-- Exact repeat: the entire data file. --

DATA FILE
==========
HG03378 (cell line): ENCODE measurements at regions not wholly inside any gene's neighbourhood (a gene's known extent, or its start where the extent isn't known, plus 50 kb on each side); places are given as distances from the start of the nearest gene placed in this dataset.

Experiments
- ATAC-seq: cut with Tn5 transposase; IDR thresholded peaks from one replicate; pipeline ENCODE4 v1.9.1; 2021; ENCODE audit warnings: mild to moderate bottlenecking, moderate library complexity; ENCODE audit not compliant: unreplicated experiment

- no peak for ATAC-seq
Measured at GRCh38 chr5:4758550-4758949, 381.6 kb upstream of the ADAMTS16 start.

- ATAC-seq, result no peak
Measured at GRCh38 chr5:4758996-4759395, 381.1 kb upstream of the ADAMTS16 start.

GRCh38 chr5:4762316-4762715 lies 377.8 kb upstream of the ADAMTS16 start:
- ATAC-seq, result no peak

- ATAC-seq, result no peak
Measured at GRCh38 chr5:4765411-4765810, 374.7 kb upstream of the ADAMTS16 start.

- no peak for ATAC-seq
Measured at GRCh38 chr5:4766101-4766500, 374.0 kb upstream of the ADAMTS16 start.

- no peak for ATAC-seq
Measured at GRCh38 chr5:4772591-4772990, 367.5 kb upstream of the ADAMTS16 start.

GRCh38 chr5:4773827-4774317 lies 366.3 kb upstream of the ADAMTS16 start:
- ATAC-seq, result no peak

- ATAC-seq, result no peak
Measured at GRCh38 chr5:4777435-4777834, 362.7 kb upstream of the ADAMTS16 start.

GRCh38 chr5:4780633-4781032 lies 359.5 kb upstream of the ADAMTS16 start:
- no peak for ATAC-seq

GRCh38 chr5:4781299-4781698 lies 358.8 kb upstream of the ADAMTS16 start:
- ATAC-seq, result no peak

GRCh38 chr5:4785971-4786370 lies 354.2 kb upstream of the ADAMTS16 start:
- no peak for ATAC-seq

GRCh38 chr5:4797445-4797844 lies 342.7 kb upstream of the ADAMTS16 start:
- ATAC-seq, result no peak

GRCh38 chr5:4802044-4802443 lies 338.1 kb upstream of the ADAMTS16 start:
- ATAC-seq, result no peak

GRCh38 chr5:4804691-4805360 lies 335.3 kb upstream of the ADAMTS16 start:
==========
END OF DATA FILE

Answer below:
HG03378 (cell line): ENCODE measurements at regions not wholly inside any gene's neighbourhood (a gene's known extent, or its start where the extent isn't known, plus 50 kb on each side); places are given as distances from the start of the nearest gene placed in this dataset.

Experiments
- ATAC-seq: cut with Tn5 transposase; IDR thresholded peaks from one replicate; pipeline ENCODE4 v1.9.1; 2021; ENCODE audit warnings: mild to moderate bottlenecking, moderate library complexity; ENCODE audit not compliant: unreplicated experiment

- no peak for ATAC-seq
Measured at GRCh38 chr5:4758550-4758949, 381.6 kb upstream of the ADAMTS16 start.

- ATAC-seq, result no peak
Measured at GRCh38 chr5:4758996-4759395, 381.1 kb upstream of the ADAMTS16 start.

GRCh38 chr5:4762316-4762715 lies 377.8 kb upstream of the ADAMTS16 start:
- ATAC-seq, result no peak

- ATAC-seq, result no peak
Measured at GRCh38 chr5:4765411-4765810, 374.7 kb upstream of the ADAMTS16 start.

- no peak for ATAC-seq
Measured at GRCh38 chr5:4766101-4766500, 374.0 kb upstream of the ADAMTS16 start.

- no peak for ATAC-seq
Measured at GRCh38 chr5:4772591-4772990, 367.5 kb upstream of the ADAMTS16 start.

GRCh38 chr5:4773827-4774317 lies 366.3 kb upstream of the ADAMTS16 start:
- ATAC-seq, result no peak

- ATAC-seq, result no peak
Measured at GRCh38 chr5:4777435-4777834, 362.7 kb upstream of the ADAMTS16 start.

GRCh38 chr5:4780633-4781032 lies 359.5 kb upstream of the ADAMTS16 start:
- no peak for ATAC-seq

GRCh38 chr5:4781299-4781698 lies 358.8 kb upstream of the ADAMTS16 start:
- ATAC-seq, result no peak

GRCh38 chr5:4785971-4786370 lies 354.2 kb upstream of the ADAMTS16 start:
- no peak for ATAC-seq

GRCh38 chr5:4797445-4797844 lies 342.7 kb upstream of the ADAMTS16 start:
- ATAC-seq, result no peak

GRCh38 chr5:4802044-4802443 lies 338.1 kb upstream of the ADAMTS16 start:
- ATAC-seq, result no peak

GRCh38 chr5:4804691-4805360 lies 335.3 kb upstream of the ADAMTS16 start: